The sex scandals among gay men my age, regardless of whether they're in the Vatican or in my circle of friends, make me angry because I feel useless to do anything helpful. They sadden me because I see the lost potential and the consequences of the senseless choices that were made. I feel scared, because I see what might have become of me had I chosen to live differently.
I chose to come out of the closet in my 20s because I couldn't breathe. I chose to quit drinking and smoking pot in my 40s to stop making a fool of myself and to enhance the quality of my relationship with Ray. Despite my feelings of lust for attractive, well-built men and my need for affirmation of my aging body, I choose not to pursue gratification in an air-brushed reality and instead be grateful for the intimacy I share with Ray in our everyday lives. I chose a life of awareness.
Most other gay men I know feel as I do. They're aware of their anxiety that their families, neighbors and co-workers will judge them by the reckless behavior of other gay men. It's not that they haven't thought about doing everything scandalous that they read about in the paper or hear about from friends, but they know they will have to sacrifice everything good in their lives if they head down that path of sexual obsession. There is sympathy and empathy in my house and in the homes of my gay friends for the gay men whose names appear in "shocking" news reports. No one feels superior to those men who got caught or who got AIDS. The most important feelings we have are those of gratitude for the circumstances that enabled wise decision-making and compassion because we know poor choices made by others often represent our shared weaknesses.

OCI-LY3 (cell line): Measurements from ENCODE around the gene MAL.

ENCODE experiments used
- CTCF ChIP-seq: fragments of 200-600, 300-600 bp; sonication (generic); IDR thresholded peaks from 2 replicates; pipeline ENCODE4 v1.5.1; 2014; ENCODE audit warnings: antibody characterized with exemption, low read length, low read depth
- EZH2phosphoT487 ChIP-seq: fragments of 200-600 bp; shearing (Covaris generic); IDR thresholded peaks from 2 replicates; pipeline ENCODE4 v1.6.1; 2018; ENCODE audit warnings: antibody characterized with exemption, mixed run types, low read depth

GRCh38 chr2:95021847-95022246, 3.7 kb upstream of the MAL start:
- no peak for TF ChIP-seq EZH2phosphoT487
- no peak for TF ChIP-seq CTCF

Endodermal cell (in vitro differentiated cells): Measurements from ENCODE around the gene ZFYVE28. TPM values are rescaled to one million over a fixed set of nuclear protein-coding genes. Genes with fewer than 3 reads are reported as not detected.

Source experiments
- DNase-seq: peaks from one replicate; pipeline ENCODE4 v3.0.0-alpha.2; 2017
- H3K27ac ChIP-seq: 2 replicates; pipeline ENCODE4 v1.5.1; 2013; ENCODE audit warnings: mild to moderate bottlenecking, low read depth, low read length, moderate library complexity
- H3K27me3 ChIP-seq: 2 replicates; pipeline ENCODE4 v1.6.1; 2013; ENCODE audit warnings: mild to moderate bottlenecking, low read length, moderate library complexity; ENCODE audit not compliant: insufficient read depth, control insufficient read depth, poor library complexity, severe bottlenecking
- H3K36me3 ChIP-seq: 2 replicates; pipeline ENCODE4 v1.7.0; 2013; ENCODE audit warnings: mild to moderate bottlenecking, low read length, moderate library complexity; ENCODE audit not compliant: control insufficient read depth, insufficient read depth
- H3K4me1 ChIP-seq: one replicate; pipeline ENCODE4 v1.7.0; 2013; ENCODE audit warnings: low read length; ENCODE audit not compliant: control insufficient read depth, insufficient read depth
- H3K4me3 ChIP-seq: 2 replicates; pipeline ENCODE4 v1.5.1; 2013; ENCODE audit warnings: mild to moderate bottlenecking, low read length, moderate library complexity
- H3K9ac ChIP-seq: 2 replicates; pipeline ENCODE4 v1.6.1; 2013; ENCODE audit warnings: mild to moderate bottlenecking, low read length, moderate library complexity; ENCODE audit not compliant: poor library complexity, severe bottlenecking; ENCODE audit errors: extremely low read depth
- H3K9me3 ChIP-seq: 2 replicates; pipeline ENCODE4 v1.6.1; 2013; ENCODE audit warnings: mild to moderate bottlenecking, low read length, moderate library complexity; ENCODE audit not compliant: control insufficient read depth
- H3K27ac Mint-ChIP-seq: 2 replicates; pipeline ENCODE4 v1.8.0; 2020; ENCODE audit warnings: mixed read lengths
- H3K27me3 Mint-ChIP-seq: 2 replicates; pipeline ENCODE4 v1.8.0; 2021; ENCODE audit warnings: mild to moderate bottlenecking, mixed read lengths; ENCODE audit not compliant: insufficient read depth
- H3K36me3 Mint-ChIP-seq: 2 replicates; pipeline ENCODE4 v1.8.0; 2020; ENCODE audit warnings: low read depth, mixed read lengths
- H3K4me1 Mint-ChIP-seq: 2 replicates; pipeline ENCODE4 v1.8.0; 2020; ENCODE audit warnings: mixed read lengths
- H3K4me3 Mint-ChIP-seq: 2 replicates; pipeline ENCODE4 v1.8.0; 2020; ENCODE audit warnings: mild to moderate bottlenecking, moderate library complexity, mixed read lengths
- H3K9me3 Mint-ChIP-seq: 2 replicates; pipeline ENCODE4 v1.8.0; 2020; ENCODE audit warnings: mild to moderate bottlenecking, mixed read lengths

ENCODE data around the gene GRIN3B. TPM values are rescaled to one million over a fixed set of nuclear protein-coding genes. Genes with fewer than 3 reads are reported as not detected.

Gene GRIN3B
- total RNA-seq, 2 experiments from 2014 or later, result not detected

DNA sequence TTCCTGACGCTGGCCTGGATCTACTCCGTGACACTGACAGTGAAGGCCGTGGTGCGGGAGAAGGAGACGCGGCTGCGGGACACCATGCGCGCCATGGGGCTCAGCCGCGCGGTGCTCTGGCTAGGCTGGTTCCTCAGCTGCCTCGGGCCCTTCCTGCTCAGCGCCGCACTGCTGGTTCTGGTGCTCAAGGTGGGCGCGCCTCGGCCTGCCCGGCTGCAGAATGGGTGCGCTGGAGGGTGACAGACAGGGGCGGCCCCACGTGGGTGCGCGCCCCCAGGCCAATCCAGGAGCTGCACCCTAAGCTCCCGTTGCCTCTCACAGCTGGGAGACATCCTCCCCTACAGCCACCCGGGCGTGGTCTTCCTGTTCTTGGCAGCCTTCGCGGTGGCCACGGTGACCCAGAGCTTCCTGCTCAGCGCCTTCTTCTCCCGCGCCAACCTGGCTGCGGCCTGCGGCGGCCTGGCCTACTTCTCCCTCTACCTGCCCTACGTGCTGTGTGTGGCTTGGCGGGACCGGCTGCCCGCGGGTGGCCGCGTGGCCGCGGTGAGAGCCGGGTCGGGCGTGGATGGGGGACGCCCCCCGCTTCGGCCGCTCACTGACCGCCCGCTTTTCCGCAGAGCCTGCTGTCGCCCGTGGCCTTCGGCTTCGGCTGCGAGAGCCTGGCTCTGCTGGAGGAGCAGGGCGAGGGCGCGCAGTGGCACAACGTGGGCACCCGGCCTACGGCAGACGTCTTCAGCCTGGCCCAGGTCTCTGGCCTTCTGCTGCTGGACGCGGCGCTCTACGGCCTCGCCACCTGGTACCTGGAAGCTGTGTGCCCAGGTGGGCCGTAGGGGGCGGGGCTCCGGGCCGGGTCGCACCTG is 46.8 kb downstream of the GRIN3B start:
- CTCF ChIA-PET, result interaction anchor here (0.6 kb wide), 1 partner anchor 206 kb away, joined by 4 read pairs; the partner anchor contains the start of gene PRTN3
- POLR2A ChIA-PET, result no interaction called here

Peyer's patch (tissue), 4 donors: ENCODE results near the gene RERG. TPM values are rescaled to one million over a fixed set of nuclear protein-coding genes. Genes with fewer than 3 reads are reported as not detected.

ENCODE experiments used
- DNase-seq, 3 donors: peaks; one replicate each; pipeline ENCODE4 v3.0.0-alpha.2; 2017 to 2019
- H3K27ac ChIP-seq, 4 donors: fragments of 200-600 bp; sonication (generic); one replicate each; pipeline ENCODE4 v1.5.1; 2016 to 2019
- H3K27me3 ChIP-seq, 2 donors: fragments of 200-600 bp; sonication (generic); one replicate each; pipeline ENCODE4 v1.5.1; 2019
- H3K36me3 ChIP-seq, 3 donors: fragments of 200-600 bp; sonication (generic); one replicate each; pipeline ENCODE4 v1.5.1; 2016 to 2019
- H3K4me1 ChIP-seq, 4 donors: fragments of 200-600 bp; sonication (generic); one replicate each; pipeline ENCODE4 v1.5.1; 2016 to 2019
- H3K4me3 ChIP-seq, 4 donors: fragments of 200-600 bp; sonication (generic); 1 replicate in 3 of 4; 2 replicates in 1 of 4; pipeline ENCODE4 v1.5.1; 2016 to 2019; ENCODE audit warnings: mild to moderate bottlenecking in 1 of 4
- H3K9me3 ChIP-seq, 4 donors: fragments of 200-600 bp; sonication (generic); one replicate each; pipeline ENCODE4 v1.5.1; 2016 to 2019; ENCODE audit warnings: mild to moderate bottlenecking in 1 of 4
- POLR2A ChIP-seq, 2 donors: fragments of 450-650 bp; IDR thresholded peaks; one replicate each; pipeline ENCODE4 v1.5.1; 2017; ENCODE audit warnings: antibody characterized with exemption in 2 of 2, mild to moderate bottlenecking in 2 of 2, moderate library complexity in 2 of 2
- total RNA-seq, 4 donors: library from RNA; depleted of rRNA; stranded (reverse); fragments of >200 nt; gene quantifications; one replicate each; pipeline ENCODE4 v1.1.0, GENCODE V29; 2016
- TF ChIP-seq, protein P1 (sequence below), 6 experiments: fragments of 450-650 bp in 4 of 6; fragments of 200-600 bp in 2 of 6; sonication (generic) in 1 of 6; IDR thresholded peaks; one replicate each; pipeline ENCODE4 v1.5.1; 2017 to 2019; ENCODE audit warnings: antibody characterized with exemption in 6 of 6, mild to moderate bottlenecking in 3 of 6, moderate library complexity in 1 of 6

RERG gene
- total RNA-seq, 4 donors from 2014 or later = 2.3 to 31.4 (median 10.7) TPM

I'm no longer a Catholic, so I can't speak to the feelings of other Catholics about gay sex scandals in the church. My guess is that many people feel as disappointed as I do that the sweet, innocent church of our youth can no longer recognize itself in the mirror. That's not the fault of gay clergy. Much of it is due to the addiction of Benedict XVI and other popes to control, secrecy and tradition. Like the lives of gay men who also made wrong choices, the Vatican is a mess. I'm grateful my spirituality is no longer impacted by the scandalous addictions of the church, and I'm compassionate knowing I have the same weaknesses that made the pope and the cardinal archbishop of Scotland behave the way they did.
[Brian McNaught was fired by the Detroit archdiocese in 1974 when he started the Detroit chapter of Dignity. He went on to become what the New York Times described as "the godfather of gay diversity training." He is the author of six books, including A Disturbed Peace - The Sad Dilemma of the Gay Catholic. More of his writing can be found at brian-mcnaught.com.]